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The Obama Administration Gets It with NCES’s New Data Dashboard

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January 28, 2011 06:11 pm


If you’re like me and regularly rely on data from the National Center for Education Statistics for your work, you know how difficult it can be to find just the right piece of data from the multitude of different data sets available. That’s why NCES’s new Education Dashboard is so exciting.

The dashboard compiles all of the essential data necessary to quickly take the temperature of the nation’s education system, and, in particular, how well we’re moving towards President Obama’s goal to once again have the highest proportion of college graduates in the world by 2020.

But the dashboard provides more than just convenience. With this new data tool, the Obama Administration demonstrates that they get it: meeting our national goal for more post-secondary degrees requires more than just a focus on higher education; it requires reform across all levels of the education system.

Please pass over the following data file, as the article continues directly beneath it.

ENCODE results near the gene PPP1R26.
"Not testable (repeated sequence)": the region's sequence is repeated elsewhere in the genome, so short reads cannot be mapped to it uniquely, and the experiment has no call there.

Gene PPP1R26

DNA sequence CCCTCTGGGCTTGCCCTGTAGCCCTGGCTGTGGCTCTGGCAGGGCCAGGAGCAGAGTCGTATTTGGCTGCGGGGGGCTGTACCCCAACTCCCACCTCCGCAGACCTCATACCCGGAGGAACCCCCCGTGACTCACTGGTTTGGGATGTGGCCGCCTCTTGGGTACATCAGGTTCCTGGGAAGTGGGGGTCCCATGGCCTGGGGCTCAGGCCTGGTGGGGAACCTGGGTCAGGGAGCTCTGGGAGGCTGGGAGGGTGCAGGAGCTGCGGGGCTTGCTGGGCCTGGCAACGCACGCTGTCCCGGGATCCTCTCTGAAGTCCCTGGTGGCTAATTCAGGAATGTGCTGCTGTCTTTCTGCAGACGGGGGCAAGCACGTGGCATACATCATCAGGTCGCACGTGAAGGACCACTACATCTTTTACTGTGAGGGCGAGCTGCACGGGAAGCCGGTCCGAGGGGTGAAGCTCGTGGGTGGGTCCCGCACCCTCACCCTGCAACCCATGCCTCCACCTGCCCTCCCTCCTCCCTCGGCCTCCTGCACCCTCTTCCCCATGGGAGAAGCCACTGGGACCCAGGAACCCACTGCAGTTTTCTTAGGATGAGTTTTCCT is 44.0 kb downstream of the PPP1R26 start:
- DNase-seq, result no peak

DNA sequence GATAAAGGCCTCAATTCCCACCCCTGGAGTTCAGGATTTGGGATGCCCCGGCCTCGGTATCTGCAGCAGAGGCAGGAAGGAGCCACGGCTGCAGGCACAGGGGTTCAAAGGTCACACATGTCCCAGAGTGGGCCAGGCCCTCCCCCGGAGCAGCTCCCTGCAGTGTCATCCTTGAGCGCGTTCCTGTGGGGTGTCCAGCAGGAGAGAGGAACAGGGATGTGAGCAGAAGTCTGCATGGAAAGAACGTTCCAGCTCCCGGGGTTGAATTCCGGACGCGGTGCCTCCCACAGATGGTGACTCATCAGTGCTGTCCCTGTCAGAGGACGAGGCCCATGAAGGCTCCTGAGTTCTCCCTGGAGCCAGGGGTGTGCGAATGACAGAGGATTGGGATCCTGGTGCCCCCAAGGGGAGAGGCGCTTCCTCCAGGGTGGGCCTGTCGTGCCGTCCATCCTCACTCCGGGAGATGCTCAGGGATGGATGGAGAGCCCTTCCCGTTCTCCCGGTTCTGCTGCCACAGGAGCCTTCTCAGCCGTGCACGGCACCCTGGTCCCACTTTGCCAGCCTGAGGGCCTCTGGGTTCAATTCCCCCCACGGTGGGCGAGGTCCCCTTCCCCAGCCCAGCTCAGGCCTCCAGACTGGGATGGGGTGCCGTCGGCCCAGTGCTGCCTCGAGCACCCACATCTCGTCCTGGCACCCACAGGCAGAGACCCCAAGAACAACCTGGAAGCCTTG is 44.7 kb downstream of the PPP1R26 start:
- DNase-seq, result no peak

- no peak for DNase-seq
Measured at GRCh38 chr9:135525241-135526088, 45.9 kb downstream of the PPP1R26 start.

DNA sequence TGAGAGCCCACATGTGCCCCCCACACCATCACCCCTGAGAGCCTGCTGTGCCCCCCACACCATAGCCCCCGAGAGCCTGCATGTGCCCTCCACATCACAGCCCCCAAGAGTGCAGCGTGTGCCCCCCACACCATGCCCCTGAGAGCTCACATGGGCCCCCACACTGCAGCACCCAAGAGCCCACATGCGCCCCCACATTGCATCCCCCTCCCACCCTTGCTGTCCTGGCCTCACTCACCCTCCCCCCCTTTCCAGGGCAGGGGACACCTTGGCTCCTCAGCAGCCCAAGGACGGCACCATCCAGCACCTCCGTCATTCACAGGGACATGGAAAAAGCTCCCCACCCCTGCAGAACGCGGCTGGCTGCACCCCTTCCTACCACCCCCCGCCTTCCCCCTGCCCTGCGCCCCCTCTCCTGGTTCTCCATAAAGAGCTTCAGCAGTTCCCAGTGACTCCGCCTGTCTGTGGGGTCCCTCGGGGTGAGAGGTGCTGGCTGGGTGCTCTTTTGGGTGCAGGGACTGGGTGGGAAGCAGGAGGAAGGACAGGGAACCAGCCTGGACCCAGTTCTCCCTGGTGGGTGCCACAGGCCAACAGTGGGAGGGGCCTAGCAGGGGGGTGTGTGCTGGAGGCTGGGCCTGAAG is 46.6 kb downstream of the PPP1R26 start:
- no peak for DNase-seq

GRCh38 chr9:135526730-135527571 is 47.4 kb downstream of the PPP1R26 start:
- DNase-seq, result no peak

When you first enter the site, the dashboard gives you a snapshot of progress on a multitude of educational indicators spanning all the way from pre-school to post-secondary. Progress for each of the indicators is indicated by an easy-to-understand arrow pointing up for improvement, down for back-tracking, or side to side for no change as compared to previous years’ data.

But lest you think this is an overly simplified picture of the state of education in America, the dashboard also lets you roll up your sleeves and dig deeper, investigating for each indicator how states stack up against each other and how student subgroups are performing compared to each other.

obama map


For example, when looking more closely at the indicator that measures our progress toward President Obama’s goal, the percentage of 25- to 34-year olds with at least an associate’s degree, you can pull up a map (see the picture to the right) that stratifies states into three tiers of success on this measure. You can also look at the table below the map to see how different subgroups in different states are performing on this measure.

All of this data presented in such an easy-to-understand layout is an extremely valuable tool. So, fellow data enthusiasts, get in there and start exploring!


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Every Child a Graduate. Every Child Prepared for Life.